3 million Americans live with epilepsy. How common is sudden unexpected death in epilepsy?
When actor Cameron Boyce, a star of the Disney Channel show “Jessie,” died at age 20, his family said in a statement that his sudden death was due to a seizure during sleep. According to the family, the actor was receiving ongoing treatment for the seizure disorder epilepsy.
The Centers for Disease Control and Prevention (CDC) states that 3 million adults live with epilepsy in the U.S. How common is it for a person with epilepsy to experience sudden unexpected death in epilepsy (SUDEP)?
Many did not know that the young actor, who was in the movies “Grown Ups” and “Grown Ups 2” had epilepsy. Epilepsy is a neurological disorder in which abnormal brain activity causes repeated seizures. A seizure is an electrical disturbance in the brain that can last from 30 seconds to two minutes. There are many types of epilepsy conditions. Epilepsy can begin to appear at different ages, as young as infancy. Often, there is no known cause of epilepsy for patients. In some cases, it can be related to an injury or other condition, including a head injury, brain tumor, stroke, or infections such as meningitis. Epilepsy treatment depends on the type; some types are easily treated and managed by medicines, and others may be severe and require surgery.
What is sudden unexpected death in epilepsy (SUDEP)?
SUDEP refers to deaths in people with epilepsy that are not caused by injury, drowning or other known causes, according to the CDC. Studies show that there are about 1.16 cases of SUDEP for every 1,000 people with epilepsy every year, although estimates vary.
Many cases of SUDEP, but not all, happen during or immediately following a seizure. What causes SUDEP is unknown, but possible reasons include:
- Breathing issue caused by seizure:A seizure may cause a person to have apnea, a pause in his or her breathing. These pauses can reduce the oxygen levels in the blood to a life-threatening level if they last too long. A convulsive seizure also may cause a person’s airway to be obstructed, leading to suffocation.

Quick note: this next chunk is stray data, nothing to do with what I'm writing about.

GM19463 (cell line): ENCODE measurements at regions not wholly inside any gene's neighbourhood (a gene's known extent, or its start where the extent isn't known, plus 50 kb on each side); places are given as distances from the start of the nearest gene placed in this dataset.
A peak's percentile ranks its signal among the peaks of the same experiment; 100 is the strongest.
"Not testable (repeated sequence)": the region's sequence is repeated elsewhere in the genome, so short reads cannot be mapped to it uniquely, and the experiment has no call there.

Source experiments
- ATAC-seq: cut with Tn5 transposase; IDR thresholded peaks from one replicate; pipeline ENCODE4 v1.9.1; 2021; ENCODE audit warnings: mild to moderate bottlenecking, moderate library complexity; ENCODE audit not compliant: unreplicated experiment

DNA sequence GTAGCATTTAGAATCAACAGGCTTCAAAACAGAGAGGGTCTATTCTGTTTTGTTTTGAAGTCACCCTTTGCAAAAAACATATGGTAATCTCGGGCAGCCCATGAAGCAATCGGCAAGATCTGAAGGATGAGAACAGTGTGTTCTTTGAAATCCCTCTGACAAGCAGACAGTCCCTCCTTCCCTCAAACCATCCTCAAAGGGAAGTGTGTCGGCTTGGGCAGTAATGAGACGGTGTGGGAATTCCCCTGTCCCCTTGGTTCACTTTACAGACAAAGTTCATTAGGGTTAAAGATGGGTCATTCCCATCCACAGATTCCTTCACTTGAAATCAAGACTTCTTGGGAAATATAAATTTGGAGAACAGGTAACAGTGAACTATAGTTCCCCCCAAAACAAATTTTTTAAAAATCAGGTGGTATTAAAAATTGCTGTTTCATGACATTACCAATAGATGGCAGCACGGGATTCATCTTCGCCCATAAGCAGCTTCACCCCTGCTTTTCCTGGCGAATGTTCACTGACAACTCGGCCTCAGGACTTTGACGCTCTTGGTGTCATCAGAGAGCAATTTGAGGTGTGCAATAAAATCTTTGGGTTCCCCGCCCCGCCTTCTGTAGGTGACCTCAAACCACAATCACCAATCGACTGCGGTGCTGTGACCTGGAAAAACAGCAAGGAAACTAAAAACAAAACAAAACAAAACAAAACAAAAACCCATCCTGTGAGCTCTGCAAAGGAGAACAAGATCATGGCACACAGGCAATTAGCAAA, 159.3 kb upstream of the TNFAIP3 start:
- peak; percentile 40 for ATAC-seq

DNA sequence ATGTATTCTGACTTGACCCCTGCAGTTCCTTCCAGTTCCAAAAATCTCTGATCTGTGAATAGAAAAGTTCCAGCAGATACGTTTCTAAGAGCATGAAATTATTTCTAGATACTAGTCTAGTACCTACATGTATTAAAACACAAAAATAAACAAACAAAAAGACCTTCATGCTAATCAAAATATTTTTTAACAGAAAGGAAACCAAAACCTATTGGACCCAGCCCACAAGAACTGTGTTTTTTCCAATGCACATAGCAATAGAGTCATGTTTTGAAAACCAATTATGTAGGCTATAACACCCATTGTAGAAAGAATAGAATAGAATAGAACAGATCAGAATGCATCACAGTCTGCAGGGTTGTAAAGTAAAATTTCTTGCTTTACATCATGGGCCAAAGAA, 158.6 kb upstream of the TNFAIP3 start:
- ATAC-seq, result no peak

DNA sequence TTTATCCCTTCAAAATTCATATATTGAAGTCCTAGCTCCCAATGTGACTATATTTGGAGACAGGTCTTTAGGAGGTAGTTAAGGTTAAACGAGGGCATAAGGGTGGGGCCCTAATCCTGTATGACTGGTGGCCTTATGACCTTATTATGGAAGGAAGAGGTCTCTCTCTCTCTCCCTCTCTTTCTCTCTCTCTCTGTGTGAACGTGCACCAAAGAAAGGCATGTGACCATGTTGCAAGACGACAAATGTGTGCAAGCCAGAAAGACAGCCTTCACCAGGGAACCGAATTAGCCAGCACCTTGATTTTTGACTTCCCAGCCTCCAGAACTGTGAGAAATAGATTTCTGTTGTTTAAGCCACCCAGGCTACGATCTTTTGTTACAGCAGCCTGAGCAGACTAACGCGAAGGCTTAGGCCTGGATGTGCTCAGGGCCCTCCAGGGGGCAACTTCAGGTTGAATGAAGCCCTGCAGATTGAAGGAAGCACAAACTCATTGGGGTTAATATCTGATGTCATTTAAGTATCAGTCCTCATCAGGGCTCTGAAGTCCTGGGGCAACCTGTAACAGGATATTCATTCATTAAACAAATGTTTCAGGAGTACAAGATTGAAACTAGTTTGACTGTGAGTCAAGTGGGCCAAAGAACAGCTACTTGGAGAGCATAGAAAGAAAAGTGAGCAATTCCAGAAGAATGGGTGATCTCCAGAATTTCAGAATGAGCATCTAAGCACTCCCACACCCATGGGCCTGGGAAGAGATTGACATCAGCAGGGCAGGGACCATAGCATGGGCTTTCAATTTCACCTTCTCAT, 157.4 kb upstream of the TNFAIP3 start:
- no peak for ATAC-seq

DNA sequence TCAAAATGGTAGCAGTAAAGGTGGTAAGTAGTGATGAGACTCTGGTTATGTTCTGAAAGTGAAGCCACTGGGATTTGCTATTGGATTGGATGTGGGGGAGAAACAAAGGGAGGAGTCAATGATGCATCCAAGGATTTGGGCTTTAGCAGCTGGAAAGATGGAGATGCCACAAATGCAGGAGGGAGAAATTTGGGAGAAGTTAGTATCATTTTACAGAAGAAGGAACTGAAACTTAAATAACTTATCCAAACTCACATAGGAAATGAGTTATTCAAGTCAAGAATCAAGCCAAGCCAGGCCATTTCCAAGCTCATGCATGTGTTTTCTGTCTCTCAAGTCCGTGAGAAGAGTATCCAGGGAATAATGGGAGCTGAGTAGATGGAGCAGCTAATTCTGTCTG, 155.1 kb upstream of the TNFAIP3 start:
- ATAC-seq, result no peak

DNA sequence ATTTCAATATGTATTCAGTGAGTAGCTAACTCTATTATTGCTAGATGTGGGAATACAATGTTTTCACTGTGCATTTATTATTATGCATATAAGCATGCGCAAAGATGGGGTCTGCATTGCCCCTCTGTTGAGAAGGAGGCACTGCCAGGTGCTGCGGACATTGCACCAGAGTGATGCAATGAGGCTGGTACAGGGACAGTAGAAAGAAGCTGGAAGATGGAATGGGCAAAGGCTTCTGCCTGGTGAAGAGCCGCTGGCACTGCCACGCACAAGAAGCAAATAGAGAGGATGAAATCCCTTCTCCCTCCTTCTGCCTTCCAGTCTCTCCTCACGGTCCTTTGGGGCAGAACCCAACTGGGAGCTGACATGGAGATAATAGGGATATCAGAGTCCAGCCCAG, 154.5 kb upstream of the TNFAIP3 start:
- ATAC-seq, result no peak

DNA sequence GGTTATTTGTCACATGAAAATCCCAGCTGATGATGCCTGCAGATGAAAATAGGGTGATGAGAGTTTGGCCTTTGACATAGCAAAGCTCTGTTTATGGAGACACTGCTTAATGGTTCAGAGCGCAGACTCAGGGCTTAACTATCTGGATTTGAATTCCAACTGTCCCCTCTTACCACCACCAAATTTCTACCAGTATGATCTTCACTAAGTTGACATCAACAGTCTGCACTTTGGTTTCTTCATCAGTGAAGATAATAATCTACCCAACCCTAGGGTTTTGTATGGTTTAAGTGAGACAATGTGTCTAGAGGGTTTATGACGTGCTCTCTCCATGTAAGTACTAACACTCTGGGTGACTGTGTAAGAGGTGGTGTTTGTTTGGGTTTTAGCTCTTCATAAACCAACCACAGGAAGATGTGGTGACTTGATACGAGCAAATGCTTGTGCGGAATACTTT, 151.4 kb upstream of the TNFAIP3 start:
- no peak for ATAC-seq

- Heart issues:A seizure may cause a dangerous, abnormal heart rhythm or even heart failure. This is rare.
- Other health issues and combination of issues: SUDEP can result from several causes or a combination of issues, including breathing issues and abnormal heart rhythm.
Who is at risk for SUDEP?
According to the CDC, the main risk factors for SUDEP include:
- Uncontrolled epilepsy or frequent seizures
- Generalized convulsive (also called tonic-clonicor grand mal) seizures
Other risk factors may include:
- Early onset of epilepsy
- Drinking alcohol
- Missing medication doses
- Living with lifelong epilepsy
Norton Neuroscience Institute
Norton Neuroscience Institute is the leader in Louisville and Southern Indiana for neurology and neurosurgery.
What can you do to lower SUDEP risk?
“Talk with your doctor about your individual risk factors,” said William F. Dotson II, M.D., neurologist and epilepsy specialist with Norton Neurology Services. “Following your epilepsy treatment plan and avoiding seizure triggers, if they are known, as well as avoiding excessive alcohol, may help lower your risk.”
Epilepsy care at Norton Neuroscience Institute
Norton Neuroscience Institute offers comprehensive care for epilepsy, which means we see patients across the full spectrum of the disorder. The National Association of Epilepsy Centers has recognized Norton Neuroscience Institute Comprehensive Epilepsy Center as a Level 4 Epilepsy Center. The designation means we provide the highest level of medical and surgical evaluation and treatment for patients with complex epilepsy.
Our comprehensive epilepsy treatment program provides:
- Community outreach through free educational seminars for patients, families and physicians
- Comprehensive presurgical evaluations for patients with refractory epilepsy, meaning medications are failing to control the epilepsy
- Epilepsy monitoring unit admission wait time typically less than two weeks
- Neurosurgery appointments in less than two days
- Individualized therapy directed by a multidisciplinary team of physicians
- Treatment options ranging from medication and diet management to surgical therapies
- Support services, including psychiatry and physical, occupational and cognitive therapies